My last thought before falling asleep was that we are all a lot more capable of conquering obstacles and fears than we think. ― Rinker Buck, The Oregon Trail: A New American Journey
As we made our 6,000-mile journey across the USA this summer, we tried to stay geographically close to the pioneering path of the Oregon Trail. Many times throughout our journey, we lost the trail. What we realized after making it to the west coast is that the trail was more of a framework that a set path.
Many pioneers migrated west for different reasons and therefore the trail took them in new directions. The strength of their vision drove them across unimaginable obstacles with success. As it turns out, the Oregon Trail was a source of great inspiration for us, not because it was a well-marked path but because it provided a visionary framework for our journey.
Our framework never changed throughout our trip, even though our path took us places we never planned to venture. That framework is why we started to sell the daily Livits on Livology. Many readers want to know how we are doing what we are doing. When we give specifics, the dialog never seems to flow. Why? Because the how is our path and everyone has to discover their own avenue.
What never changes for us is the framework we use to make decisions no matter where our path leads. That framework is the practice of making deliberate choices every day about how we spend the time we are given. We know if we can commit to living a deliberate life each day then we will far exceed the wildest dreams we can conjure for ourselves and our children.
How do we know? The daily Livits give us a way each day to enter into a place of gratitude and joy and that practice has taken us across continents with ease. The only time we struggle to get where we are going is when we abandon our framework to focus on the finish line. Those are the times we lose our way. There is no way to get lost when the focus is on appreciation for what is, and excitement for what is becoming. It is a foolproof map.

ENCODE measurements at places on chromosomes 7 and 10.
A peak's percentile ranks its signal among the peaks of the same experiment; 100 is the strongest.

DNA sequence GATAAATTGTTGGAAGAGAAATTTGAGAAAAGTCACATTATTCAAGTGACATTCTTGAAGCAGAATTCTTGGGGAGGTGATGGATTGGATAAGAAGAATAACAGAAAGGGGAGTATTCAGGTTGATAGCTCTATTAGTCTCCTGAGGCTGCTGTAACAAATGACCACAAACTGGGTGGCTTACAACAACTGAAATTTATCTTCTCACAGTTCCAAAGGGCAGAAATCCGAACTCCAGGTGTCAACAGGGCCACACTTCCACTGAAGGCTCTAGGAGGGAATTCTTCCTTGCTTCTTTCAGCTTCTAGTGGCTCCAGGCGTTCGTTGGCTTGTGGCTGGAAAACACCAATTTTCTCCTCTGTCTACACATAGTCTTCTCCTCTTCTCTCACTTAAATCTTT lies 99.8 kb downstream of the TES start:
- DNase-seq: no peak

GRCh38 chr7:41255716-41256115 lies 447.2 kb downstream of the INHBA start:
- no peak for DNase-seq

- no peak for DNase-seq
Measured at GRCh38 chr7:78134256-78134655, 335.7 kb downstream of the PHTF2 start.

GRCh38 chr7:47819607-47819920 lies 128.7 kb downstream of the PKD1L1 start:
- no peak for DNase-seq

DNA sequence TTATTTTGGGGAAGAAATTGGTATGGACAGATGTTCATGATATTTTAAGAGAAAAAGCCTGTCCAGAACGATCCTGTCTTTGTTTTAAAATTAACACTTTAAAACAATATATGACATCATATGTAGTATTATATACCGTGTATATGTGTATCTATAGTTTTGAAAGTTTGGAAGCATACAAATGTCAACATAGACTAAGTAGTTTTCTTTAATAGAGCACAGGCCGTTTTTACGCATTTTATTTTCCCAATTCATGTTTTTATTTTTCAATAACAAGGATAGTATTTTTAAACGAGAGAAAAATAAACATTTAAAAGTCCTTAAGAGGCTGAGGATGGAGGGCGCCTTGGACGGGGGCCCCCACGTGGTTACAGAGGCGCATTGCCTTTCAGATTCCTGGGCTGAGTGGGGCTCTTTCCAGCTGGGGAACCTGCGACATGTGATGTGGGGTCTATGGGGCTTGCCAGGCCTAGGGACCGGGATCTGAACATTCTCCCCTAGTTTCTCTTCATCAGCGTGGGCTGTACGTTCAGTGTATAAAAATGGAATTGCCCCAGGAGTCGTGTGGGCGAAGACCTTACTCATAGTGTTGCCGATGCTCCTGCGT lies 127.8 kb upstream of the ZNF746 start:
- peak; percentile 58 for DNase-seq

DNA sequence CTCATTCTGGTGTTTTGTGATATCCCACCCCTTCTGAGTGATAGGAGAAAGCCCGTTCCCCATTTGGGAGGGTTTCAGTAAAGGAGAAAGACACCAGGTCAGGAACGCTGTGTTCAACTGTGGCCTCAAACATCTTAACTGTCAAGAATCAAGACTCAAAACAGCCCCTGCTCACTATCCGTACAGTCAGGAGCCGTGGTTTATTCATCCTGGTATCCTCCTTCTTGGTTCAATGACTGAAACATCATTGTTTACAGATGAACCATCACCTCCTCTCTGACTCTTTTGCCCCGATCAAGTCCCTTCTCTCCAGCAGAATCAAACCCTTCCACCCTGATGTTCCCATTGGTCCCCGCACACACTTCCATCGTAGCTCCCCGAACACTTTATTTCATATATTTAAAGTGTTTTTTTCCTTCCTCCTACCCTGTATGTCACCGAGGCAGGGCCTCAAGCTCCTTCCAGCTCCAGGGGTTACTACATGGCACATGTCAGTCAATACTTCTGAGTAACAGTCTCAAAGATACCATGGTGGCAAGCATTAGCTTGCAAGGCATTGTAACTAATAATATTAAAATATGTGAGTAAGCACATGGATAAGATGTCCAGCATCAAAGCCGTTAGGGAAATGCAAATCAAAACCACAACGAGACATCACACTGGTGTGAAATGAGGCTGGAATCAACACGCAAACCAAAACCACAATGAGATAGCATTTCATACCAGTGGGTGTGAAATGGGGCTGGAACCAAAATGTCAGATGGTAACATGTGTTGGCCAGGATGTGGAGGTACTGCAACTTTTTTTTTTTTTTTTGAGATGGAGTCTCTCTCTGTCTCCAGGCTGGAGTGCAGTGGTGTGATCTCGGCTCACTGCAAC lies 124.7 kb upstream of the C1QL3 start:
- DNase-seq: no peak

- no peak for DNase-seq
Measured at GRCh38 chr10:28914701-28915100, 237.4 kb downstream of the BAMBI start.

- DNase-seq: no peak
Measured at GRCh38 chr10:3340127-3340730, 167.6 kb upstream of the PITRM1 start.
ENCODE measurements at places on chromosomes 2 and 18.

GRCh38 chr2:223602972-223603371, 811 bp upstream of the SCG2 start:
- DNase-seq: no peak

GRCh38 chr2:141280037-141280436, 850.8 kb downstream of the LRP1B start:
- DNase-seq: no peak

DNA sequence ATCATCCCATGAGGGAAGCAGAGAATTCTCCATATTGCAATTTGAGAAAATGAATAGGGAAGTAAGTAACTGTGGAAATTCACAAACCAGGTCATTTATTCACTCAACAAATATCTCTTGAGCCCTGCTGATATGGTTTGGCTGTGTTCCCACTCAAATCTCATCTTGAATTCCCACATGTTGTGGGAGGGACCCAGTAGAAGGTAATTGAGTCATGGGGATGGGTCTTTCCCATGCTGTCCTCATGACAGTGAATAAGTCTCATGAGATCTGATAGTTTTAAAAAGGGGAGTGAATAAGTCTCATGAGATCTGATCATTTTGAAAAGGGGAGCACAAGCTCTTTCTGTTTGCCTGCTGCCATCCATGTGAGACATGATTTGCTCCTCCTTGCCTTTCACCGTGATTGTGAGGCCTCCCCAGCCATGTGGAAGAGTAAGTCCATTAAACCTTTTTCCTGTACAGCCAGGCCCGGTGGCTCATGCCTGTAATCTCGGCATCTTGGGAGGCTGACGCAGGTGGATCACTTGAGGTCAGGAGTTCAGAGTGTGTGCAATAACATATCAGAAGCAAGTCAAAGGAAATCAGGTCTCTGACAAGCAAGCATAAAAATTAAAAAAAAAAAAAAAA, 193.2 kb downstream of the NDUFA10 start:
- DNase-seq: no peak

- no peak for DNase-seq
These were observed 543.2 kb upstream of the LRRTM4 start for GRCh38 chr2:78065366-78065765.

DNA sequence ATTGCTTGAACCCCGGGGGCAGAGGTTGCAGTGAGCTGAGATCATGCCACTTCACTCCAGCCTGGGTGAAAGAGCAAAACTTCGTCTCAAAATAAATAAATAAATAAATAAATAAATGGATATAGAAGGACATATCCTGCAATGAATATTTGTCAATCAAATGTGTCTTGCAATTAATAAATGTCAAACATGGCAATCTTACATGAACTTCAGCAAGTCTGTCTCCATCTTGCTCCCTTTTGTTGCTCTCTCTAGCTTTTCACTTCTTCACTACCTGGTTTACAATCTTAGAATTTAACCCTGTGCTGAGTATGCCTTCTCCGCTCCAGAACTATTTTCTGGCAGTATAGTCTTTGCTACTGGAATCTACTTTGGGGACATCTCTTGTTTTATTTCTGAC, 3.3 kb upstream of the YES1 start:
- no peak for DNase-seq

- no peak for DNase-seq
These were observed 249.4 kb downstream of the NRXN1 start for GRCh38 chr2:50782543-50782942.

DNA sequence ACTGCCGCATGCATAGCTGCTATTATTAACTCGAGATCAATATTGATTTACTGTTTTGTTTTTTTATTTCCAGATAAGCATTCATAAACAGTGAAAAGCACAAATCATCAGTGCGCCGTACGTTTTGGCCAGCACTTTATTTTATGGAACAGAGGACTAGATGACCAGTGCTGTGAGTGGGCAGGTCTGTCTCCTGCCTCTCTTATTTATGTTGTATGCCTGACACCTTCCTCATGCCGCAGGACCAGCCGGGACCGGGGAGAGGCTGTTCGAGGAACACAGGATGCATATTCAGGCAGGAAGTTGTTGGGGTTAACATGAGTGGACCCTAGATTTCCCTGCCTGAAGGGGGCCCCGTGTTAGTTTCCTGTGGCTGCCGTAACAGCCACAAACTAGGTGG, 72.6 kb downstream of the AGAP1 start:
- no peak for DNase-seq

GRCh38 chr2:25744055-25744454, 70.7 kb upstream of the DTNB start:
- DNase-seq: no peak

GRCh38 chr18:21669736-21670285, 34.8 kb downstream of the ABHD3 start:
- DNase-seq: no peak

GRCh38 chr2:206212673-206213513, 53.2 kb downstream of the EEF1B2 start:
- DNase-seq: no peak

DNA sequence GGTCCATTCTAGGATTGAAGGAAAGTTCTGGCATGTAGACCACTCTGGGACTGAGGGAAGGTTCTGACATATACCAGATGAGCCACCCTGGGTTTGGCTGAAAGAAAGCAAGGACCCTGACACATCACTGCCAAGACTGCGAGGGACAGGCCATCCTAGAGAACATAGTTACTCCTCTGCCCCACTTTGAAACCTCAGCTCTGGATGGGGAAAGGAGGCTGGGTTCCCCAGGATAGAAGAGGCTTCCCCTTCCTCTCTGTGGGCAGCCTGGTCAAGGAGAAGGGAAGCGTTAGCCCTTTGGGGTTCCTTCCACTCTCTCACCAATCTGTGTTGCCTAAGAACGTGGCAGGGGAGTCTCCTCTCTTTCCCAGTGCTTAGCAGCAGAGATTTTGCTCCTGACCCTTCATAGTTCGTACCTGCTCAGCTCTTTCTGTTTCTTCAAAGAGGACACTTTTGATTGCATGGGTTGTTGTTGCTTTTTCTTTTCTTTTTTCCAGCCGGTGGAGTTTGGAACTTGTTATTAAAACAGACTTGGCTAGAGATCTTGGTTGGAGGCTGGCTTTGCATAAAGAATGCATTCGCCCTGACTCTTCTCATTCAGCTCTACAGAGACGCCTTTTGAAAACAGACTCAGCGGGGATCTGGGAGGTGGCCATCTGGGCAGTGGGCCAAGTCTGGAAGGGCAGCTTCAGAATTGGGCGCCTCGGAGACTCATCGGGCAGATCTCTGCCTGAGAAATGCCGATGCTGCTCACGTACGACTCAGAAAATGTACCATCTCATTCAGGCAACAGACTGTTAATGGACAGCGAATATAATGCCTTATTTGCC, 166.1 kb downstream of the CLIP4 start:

You can never lose your framework or make a wrong turn. There is no way to get lost but there is also no way to finish. Perhaps that is why we often look for well-marked trails or paths. Minimizing risk by walking only where others have walked before is certainly one approach. The problem is when we cross the finish line, we begin looking immediately for the next well-marked path. Blazing one’s own path, as we see time and time again and through the pioneering stories we heard along the Oregon Trail, means that with each step we are profoundly changed by the freedom to choose.
Eventually, we stop looking for trail markers because although they may tell us how to get somewhere, what matters more is why. When we are clear about WHY we are on a journey versus where we are going, new paths reveal themselves with abundance, adventure, and horizons that were not visible, even moments before.
Pellucid sensation. I felt completely free. Nothing. ― Rinker Buck, The Oregon Trail: An American Journey